Tag Archives: hospital

Memorial

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Five years ago this weekend…

I know that Memorial Day is a tribute to our brave armed services members past, especially those who gave their lives in service to our country, and I am grateful to live in a place that observes such a holiday.  America is not perfect and the great experiment of democracy is still very much that, an experiment.  This post is not about politics or patriotism, however.  I have other people and events I’m remembering this weekend.

Memorial Day weekend Sunday, 2012, I took the pager for my last overnight on call during my extended unit of Clinical Pastoral Education, or CPE.  We had already celebrated our graduation and I’d presented my final self-evaluation to my peer group and received their evaluations of me during the unit.  This last on-call night was all that stood between me and my final evaluation from my supervisor, an insightful pastor and educator who managed both to bust my chops and to affirm my gifts for ministry during our time together at the hospital. I needed someone to provide both these things for me and I received them in spades from Randy, for whose insights I am forever grateful.

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I’m sure I hoped for a calm night as I dropped off my belongings in the small on-call room with its bed, toilet and sink, desk and lamp (the shower was down the hall and everyone on call took turns taking hurried showers and praying not to get paged while we were in there!).  This was my home away from home 2 nights a month from January through the end of May that year. I didn’t get to spend a lot of leisurely quality time there, as Sunday nights were notoriously busy!  Looking through my notes from the unit I remembered each patient who came through, each page to a room I received, hugs and prayers and tears shared.  And laughs, too, with my peer group and mentors, other staff members, patients and families.

My last night on call was typical of every other Sunday night I spent there, crazed, rushed and filled with the sounds of the pager beeping with one trauma after another…with one notable exception.  Every time I was on call and a code was called because a patient had gone into cardiac arrest, I watched as the transport team, doctors and nurses resuscitated, defibrillated and revived the patient, achieving at least a brief reprieve between life and death.  This last code did not end that way.  The patient did not come back.  It was the only time I saw that happen, and it has stuck with me.  As the chaplain on call, I sat with and attended to the family as the doctor explained what had taken place, offered presence and care while they attempted to absorb the news, and when they asked me to pray, I did so with solemn gratitude for the privilege.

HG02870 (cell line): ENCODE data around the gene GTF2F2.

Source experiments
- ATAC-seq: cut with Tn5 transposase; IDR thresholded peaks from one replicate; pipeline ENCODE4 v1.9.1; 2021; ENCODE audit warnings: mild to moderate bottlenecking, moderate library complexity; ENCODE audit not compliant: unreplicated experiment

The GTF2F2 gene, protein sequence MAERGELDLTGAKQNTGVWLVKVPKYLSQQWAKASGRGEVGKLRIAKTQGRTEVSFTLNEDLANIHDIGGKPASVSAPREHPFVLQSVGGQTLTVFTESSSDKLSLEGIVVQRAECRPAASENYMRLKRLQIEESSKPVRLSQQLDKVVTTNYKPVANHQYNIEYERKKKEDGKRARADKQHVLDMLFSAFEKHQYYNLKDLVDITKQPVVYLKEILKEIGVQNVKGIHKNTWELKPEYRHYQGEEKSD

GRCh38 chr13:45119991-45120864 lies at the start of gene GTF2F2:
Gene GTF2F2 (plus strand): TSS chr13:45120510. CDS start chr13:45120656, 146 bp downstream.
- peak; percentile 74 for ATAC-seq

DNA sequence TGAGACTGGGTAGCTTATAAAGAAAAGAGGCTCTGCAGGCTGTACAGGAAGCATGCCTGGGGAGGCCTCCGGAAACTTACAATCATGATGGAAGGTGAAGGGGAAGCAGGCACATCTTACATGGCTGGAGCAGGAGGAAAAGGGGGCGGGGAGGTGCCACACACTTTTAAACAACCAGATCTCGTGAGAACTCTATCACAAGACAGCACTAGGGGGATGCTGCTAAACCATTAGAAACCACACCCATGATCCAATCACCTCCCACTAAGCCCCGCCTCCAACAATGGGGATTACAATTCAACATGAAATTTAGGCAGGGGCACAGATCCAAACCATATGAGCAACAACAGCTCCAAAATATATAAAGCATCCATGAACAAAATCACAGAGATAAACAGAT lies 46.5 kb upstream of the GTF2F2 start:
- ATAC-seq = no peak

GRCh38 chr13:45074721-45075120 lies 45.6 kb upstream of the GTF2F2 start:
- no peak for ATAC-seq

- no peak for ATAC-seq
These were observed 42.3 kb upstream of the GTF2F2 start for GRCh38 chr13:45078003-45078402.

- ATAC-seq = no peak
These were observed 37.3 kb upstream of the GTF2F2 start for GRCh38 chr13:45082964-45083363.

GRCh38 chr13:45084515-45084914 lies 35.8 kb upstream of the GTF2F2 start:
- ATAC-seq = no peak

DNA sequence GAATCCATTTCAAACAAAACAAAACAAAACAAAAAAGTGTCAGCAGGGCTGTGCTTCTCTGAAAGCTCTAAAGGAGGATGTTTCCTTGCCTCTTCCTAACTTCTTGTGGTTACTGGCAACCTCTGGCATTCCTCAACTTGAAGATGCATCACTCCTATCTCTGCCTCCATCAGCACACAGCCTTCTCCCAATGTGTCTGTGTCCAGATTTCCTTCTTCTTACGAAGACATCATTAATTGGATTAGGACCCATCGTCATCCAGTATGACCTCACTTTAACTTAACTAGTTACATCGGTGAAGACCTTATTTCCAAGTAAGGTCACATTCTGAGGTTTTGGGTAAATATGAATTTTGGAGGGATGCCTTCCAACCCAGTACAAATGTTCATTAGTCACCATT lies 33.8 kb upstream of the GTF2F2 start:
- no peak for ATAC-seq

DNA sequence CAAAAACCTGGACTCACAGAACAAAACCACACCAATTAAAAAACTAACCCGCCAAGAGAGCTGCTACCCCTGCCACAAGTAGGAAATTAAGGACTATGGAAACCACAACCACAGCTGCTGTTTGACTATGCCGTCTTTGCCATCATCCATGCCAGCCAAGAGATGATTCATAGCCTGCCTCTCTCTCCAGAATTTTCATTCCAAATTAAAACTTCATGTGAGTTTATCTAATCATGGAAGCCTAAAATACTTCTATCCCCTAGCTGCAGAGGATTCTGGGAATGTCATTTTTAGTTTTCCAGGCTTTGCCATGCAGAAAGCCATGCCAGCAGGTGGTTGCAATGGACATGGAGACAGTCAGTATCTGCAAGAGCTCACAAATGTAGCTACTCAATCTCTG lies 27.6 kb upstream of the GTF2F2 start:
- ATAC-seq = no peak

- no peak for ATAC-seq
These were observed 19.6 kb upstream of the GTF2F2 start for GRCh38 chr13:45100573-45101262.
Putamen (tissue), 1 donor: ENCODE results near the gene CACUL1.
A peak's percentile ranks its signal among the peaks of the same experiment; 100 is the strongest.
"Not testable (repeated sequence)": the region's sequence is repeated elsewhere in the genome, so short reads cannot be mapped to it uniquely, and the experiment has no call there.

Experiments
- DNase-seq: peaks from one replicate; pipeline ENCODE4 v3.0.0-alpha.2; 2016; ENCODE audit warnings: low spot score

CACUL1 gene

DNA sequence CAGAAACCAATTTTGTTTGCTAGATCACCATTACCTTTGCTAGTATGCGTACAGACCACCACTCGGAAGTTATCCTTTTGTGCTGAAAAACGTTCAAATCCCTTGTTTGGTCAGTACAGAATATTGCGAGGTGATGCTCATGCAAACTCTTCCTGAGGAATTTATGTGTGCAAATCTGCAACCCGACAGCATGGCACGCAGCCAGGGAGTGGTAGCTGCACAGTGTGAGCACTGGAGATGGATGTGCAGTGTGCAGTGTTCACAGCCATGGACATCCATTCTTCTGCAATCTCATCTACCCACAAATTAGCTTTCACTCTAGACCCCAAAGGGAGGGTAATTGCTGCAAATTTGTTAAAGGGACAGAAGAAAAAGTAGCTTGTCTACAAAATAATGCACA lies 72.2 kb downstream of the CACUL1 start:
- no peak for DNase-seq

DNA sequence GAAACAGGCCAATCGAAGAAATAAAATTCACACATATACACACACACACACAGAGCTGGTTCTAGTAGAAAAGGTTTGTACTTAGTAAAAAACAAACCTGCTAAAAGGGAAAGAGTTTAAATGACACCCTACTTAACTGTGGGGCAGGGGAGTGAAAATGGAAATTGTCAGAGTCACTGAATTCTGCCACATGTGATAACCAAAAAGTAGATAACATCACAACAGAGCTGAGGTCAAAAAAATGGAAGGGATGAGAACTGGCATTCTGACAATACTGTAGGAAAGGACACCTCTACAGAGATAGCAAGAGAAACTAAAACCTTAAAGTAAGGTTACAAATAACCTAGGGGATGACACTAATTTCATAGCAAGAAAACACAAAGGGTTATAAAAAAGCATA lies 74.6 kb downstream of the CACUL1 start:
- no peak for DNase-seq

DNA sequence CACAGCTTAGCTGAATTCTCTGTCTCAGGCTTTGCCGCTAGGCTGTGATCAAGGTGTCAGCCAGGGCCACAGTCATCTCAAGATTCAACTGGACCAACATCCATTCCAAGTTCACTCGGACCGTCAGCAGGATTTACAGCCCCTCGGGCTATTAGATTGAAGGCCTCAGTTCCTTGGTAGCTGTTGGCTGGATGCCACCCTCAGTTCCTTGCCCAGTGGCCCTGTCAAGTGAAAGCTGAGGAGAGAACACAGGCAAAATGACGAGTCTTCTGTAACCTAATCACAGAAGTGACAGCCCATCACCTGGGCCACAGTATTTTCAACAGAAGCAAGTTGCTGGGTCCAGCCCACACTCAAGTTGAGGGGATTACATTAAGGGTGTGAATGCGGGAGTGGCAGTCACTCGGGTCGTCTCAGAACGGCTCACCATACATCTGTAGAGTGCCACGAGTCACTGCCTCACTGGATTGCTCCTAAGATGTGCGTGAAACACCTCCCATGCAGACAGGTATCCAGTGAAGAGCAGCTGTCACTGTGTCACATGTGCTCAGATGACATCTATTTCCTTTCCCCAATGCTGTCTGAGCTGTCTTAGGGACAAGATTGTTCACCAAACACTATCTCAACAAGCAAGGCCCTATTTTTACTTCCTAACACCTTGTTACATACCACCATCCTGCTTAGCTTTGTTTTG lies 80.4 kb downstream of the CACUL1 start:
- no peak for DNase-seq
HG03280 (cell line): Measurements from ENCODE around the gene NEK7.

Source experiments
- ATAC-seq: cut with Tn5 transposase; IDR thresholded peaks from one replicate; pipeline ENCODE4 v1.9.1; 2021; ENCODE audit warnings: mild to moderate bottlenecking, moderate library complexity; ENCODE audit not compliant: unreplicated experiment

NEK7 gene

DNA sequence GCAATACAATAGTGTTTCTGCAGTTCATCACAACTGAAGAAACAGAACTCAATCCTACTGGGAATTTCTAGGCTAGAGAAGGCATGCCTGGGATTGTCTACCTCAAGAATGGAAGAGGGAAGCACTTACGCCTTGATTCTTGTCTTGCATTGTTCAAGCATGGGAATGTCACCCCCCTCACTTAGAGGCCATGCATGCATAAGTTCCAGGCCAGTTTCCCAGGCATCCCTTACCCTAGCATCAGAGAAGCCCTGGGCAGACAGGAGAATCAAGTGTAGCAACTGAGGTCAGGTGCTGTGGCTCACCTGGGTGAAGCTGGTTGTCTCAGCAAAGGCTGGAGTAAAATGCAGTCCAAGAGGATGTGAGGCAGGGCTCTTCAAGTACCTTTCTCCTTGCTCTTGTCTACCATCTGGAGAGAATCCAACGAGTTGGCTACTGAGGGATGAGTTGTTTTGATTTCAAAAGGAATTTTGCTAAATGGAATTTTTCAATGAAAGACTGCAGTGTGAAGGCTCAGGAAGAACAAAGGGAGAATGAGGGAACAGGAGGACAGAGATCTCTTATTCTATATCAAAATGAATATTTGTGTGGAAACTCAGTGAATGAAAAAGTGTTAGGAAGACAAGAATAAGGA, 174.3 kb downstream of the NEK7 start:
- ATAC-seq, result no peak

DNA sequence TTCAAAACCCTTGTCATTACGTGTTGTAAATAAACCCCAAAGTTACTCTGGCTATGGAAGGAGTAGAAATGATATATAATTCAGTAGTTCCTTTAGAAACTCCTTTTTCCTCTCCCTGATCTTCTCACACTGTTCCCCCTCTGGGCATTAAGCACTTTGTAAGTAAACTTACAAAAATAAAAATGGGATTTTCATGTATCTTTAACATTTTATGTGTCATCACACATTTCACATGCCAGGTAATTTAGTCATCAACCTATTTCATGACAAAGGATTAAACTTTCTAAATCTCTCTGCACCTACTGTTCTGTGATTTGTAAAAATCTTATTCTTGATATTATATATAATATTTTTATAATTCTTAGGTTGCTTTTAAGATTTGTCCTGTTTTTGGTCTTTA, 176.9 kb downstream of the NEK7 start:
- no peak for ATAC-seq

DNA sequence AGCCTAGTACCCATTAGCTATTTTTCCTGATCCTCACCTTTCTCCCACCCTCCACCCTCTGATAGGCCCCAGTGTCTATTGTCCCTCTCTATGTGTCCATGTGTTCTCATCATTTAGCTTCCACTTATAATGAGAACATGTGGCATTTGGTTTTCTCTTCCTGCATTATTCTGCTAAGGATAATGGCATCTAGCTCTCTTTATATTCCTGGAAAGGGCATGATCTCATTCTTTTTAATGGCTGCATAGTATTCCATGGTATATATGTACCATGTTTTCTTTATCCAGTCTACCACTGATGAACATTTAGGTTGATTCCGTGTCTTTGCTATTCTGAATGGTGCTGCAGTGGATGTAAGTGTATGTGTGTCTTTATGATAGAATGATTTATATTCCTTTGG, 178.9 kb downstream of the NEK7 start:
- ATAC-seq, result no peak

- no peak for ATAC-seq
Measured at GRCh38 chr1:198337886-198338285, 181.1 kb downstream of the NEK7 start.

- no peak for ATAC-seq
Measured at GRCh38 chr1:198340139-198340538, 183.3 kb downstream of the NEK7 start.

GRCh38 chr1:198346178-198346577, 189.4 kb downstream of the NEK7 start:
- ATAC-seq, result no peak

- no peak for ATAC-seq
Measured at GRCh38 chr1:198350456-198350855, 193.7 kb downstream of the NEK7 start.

It is a sacred space we occupy when someone dies.  Sharing that space with my own loved ones, and with acquaintances and strangers during my time as a hospice volunteer and working through the extended unit of CPE, honored, humbled, taught and blessed me in ways I am still processing even now.  Presence in that space has informed the ways I interact with everyone in my life, and it will continue to do so until it is time for me to be the one who dies.  I pray that the people who share that space with me and my loved ones when the moment arrives will draw comfort, strength, insight and peace from being there.

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Because I Am That Person

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Most of us have one…

 

“You showed up in a dream last night and I wanted to check in and see if everything is all right…”

“Are you nervous about this appointment?”

“Let me know when you get back home safely.”

“I’ll be here for you in the morning before they take you back for the procedure.”

In the past few weeks I have uttered all these phrases, some more than once, to various friends or family members.  I can’t seem to help myself.  I am That Person.

Everyone has That Person in their lives, the one who asks if you have a jacket because it’s supposed to turn cold later on, who holds your hand when you’re sick, who makes friends with your dog…and everyone else’s.  When you are experiencing heartache, challenges, a loss or a life change, That Person will gift you with marbles, to remind you that you haven’t lost yours.